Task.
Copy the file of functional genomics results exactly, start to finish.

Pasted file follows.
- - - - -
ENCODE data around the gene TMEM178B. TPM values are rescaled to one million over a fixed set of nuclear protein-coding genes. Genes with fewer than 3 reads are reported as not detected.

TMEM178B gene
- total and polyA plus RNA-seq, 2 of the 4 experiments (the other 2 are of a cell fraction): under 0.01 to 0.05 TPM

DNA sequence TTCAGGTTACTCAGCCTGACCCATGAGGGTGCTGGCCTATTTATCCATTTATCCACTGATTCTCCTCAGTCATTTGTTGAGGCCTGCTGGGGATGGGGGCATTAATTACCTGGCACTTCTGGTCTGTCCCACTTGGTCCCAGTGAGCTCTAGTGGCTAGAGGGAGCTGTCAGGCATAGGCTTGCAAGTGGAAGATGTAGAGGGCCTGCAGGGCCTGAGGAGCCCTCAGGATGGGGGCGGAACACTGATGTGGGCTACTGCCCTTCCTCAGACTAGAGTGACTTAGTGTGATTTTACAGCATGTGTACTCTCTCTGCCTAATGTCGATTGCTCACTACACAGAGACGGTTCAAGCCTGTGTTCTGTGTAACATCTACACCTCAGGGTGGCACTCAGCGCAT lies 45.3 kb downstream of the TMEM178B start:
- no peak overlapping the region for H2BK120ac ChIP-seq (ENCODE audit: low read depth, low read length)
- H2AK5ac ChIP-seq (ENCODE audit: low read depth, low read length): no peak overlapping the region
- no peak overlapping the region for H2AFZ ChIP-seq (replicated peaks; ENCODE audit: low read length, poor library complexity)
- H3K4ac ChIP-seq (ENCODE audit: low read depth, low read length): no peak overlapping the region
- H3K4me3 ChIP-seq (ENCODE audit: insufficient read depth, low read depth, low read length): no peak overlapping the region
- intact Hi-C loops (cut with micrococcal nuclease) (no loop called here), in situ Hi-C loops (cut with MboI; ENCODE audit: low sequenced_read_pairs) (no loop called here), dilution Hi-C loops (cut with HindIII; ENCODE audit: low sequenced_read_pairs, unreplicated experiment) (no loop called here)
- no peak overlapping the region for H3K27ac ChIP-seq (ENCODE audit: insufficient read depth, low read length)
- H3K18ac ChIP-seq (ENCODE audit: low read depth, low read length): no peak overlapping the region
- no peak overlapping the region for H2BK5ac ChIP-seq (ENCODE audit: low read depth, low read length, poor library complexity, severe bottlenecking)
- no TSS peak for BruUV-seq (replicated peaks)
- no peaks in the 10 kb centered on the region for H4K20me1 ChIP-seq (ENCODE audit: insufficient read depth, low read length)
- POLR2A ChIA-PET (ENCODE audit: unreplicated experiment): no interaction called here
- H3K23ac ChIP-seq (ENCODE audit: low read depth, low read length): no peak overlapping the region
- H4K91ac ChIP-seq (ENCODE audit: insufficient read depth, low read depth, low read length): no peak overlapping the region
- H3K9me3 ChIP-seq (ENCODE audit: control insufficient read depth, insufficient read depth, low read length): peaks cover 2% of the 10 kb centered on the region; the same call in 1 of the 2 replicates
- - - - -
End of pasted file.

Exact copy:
ENCODE data around the gene TMEM178B. TPM values are rescaled to one million over a fixed set of nuclear protein-coding genes. Genes with fewer than 3 reads are reported as not detected.

TMEM178B gene
- total and polyA plus RNA-seq, 2 of the 4 experiments (the other 2 are of a cell fraction): under 0.01 to 0.05 TPM

DNA sequence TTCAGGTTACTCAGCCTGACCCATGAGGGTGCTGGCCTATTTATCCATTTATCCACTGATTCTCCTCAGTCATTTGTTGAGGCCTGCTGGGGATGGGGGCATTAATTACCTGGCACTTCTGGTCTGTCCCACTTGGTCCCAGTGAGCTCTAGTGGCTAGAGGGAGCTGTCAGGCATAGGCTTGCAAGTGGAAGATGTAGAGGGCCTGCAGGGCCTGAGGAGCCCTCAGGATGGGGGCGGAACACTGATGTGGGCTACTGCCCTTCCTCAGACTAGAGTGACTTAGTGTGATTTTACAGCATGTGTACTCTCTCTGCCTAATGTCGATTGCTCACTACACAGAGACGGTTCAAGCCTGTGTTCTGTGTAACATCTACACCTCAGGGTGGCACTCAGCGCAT lies 45.3 kb downstream of the TMEM178B start:
- no peak overlapping the region for H2BK120ac ChIP-seq (ENCODE audit: low read depth, low read length)
- H2AK5ac ChIP-seq (ENCODE audit: low read depth, low read length): no peak overlapping the region
- no peak overlapping the region for H2AFZ ChIP-seq (replicated peaks; ENCODE audit: low read length, poor library complexity)
- H3K4ac ChIP-seq (ENCODE audit: low read depth, low read length): no peak overlapping the region
- H3K4me3 ChIP-seq (ENCODE audit: insufficient read depth, low read depth, low read length): no peak overlapping the region
- intact Hi-C loops (cut with micrococcal nuclease) (no loop called here), in situ Hi-C loops (cut with MboI; ENCODE audit: low sequenced_read_pairs) (no loop called here), dilution Hi-C loops (cut with HindIII; ENCODE audit: low sequenced_read_pairs, unreplicated experiment) (no loop called here)
- no peak overlapping the region for H3K27ac ChIP-seq (ENCODE audit: insufficient read depth, low read length)
- H3K18ac ChIP-seq (ENCODE audit: low read depth, low read length): no peak overlapping the region
- no peak overlapping the region for H2BK5ac ChIP-seq (ENCODE audit: low read depth, low read length, poor library complexity, severe bottlenecking)
- no TSS peak for BruUV-seq (replicated peaks)
- no peaks in the 10 kb centered on the region for H4K20me1 ChIP-seq (ENCODE audit: insufficient read depth, low read length)
- POLR2A ChIA-PET (ENCODE audit: unreplicated experiment): no interaction called here
- H3K23ac ChIP-seq (ENCODE audit: low read depth, low read length): no peak overlapping the region
- H4K91ac ChIP-seq (ENCODE audit: insufficient read depth, low read depth, low read length): no peak overlapping the region
- H3K9me3 ChIP-seq (ENCODE audit: control insufficient read depth, insufficient read depth, low read length): peaks cover 2% of the 10 kb centered on the region; the same call in 1 of the 2 replicates